The Congressional Budget Office reported yesterday that its preliminary calculations show President Reagan's budget has underestimated defense spending by $14.7 billion for next year, and the chairman of the House Budget Committee asked Reagan to resubmit his budget.

Chairman William H. Gray III (D-Pa.) said in a letter to the president that the defense estimates in the fiscal 1987 budget are "unrealistic" and thus do not meet the $144 billion deficit target in the new balanced-budget law.

A key part of that legislation was struck down by a federal appeals court yesterday, but the deficit targets are expected to remain as political if not legal goals.

Office of Management and Budget Director James C. Miller III said in an interview yesterday that "we think our estimates are very reasonable." Miller said he is "troubled" by criticism from Congress that the defense estimates are too low, noting that estimates made in the congressional budget resolution last summer were $5 billion lower.

But Miller also said that "if we become convinced" the congressional criticism is valid after studying it, "we probably would submit some additional sources of savings." The administration's budget proposed $38 billion in deficit savings for next year, but officials had earlier been prepared to seek more if necessary.

At issue is the amount of defense outlays, or spending, for fiscal 1987, which begins Oct. 1. Reagan's budget estimates that outlays will increase 6 percent, to $282 billion, next year. But given recent experience, some analysts on Capitol Hill and elsewhere have challenged this as too low.

These estimates are difficult to make because spending for weapons is often spread over several years, even though Congress may have provided budget authority, or appropriations, for the weapon in one year. Sudden changes in the rate of spending can result in significant changes in these estimates; in recent years, the administration's estimates tended to be too high. Another factor was a congressional compromise last summer, in which the House estimate of outlays was matched with a Senate figure on budget authority. The compromise may have understated outlays for a given level of budget authority, and this was then carried into the new budget.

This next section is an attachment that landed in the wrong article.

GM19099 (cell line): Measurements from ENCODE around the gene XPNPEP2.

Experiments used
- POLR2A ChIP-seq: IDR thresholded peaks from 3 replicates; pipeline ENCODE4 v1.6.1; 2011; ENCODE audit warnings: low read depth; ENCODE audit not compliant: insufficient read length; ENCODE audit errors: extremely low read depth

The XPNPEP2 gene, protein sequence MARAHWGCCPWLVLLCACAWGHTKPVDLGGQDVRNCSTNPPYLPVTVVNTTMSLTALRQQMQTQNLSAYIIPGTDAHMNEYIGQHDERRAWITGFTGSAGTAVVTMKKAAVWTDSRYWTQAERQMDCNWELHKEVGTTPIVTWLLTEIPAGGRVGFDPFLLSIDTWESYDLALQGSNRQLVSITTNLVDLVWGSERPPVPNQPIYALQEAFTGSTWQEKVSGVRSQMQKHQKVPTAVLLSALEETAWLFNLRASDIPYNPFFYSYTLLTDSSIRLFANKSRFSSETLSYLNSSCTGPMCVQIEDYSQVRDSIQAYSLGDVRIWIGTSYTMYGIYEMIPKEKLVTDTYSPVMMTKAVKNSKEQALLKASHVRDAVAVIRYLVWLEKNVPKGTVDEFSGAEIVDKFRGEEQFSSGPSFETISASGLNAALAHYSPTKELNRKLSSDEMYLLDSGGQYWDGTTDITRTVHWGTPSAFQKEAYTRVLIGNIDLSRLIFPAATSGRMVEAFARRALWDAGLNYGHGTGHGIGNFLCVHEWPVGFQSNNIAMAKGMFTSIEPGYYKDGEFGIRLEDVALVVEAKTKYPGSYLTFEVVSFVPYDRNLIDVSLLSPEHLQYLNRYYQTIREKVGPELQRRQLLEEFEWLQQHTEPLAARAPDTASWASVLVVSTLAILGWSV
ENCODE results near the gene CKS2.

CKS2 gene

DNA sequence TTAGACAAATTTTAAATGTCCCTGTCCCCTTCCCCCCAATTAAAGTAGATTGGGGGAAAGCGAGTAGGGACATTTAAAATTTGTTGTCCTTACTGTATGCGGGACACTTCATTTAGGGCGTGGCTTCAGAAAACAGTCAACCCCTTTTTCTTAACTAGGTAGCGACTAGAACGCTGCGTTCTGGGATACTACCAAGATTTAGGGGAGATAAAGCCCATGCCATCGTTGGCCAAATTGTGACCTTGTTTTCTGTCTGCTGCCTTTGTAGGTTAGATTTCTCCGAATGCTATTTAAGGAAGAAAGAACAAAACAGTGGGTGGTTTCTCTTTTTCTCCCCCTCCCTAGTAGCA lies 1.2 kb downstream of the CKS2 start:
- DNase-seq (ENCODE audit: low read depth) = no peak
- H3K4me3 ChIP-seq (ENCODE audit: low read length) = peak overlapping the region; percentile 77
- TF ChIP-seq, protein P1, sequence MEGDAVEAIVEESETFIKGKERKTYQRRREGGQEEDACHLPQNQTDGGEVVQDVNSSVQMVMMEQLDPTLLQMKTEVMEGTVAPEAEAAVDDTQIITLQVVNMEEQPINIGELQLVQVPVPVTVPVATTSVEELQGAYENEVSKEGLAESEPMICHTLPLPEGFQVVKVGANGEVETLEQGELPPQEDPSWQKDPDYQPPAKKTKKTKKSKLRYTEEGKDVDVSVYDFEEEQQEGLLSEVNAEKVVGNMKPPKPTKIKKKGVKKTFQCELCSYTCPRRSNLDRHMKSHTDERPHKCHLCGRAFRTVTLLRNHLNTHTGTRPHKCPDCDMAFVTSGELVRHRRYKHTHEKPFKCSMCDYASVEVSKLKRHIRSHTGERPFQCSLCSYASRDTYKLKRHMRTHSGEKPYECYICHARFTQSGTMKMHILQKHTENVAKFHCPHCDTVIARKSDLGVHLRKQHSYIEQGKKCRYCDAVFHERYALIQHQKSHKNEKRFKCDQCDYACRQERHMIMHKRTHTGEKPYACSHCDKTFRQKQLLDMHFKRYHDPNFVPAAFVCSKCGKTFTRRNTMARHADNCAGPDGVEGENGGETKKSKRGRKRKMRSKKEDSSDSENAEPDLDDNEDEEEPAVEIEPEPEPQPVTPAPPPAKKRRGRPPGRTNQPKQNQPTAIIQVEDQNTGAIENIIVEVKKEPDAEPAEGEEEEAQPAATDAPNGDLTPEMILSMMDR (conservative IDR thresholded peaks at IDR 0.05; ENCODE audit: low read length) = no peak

The dispute is important because the balanced-budget law requires Reagan and Congress to meet deficit targets leading to a balanced budget by fiscal 1991. Failure to meet the targets could trigger much deeper cuts in defense and domestic spending.

Reagan submitted a budget with a $143.6 billion deficit, saying that he reached the target. But if defense spending has been underestimated, the target would not have been reached.

CBO Director Rudolph G. Penner said in a letter to Gray released yesterday that based on the budget authority requested in Reagan's budget, the spending for next year would be $296.9 billion, or $14.7 billion over the White House estimate. For the current year, Penner said the CBO estimates spending of $269.4 billion, or $3.6 billion over the Reagan estimate.

Gray said to Reagan, "I do not feel that we can proceed effectively. . . given the unrealistic defense outlay estimates in your budget proposal."

Senate Budget Committee Chairman Pete V. Domenici (R-N.M.) has also said the defense estimates may be $10 billion to $15 billion to low, but he has not called on Reagan to revise the budget.